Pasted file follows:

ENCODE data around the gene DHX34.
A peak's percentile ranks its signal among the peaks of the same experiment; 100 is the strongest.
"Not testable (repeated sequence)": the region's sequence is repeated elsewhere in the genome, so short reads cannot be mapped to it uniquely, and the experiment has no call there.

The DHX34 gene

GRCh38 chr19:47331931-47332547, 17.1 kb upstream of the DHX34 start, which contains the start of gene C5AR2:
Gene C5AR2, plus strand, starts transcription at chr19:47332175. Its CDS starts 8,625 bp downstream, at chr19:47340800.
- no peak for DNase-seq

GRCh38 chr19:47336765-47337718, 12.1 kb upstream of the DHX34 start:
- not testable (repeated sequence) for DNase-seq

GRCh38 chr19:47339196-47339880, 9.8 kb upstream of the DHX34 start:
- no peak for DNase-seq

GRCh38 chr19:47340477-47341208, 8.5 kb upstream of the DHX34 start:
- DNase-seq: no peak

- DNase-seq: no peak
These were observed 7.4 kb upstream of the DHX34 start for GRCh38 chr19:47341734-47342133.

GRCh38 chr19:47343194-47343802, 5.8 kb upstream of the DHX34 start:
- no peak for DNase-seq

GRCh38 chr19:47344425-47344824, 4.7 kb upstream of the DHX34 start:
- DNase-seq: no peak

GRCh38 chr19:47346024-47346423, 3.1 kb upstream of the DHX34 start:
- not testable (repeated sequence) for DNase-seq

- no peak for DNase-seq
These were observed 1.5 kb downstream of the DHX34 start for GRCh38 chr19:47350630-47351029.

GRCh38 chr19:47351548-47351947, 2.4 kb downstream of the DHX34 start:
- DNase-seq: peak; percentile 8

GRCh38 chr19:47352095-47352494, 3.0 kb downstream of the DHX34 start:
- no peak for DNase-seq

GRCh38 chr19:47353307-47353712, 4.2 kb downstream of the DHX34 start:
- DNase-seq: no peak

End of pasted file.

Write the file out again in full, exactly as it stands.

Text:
ENCODE data around the gene DHX34.
A peak's percentile ranks its signal among the peaks of the same experiment; 100 is the strongest.
"Not testable (repeated sequence)": the region's sequence is repeated elsewhere in the genome, so short reads cannot be mapped to it uniquely, and the experiment has no call there.

The DHX34 gene

GRCh38 chr19:47331931-47332547, 17.1 kb upstream of the DHX34 start, which contains the start of gene C5AR2:
Gene C5AR2, plus strand, starts transcription at chr19:47332175. Its CDS starts 8,625 bp downstream, at chr19:47340800.
- no peak for DNase-seq

GRCh38 chr19:47336765-47337718, 12.1 kb upstream of the DHX34 start:
- not testable (repeated sequence) for DNase-seq

GRCh38 chr19:47339196-47339880, 9.8 kb upstream of the DHX34 start:
- no peak for DNase-seq

GRCh38 chr19:47340477-47341208, 8.5 kb upstream of the DHX34 start:
- DNase-seq: no peak

- DNase-seq: no peak
These were observed 7.4 kb upstream of the DHX34 start for GRCh38 chr19:47341734-47342133.

GRCh38 chr19:47343194-47343802, 5.8 kb upstream of the DHX34 start:
- no peak for DNase-seq

GRCh38 chr19:47344425-47344824, 4.7 kb upstream of the DHX34 start:
- DNase-seq: no peak

GRCh38 chr19:47346024-47346423, 3.1 kb upstream of the DHX34 start:
- not testable (repeated sequence) for DNase-seq

- no peak for DNase-seq
These were observed 1.5 kb downstream of the DHX34 start for GRCh38 chr19:47350630-47351029.

GRCh38 chr19:47351548-47351947, 2.4 kb downstream of the DHX34 start:
- DNase-seq: peak; percentile 8

GRCh38 chr19:47352095-47352494, 3.0 kb downstream of the DHX34 start:
- no peak for DNase-seq

GRCh38 chr19:47353307-47353712, 4.2 kb downstream of the DHX34 start:
- DNase-seq: no peak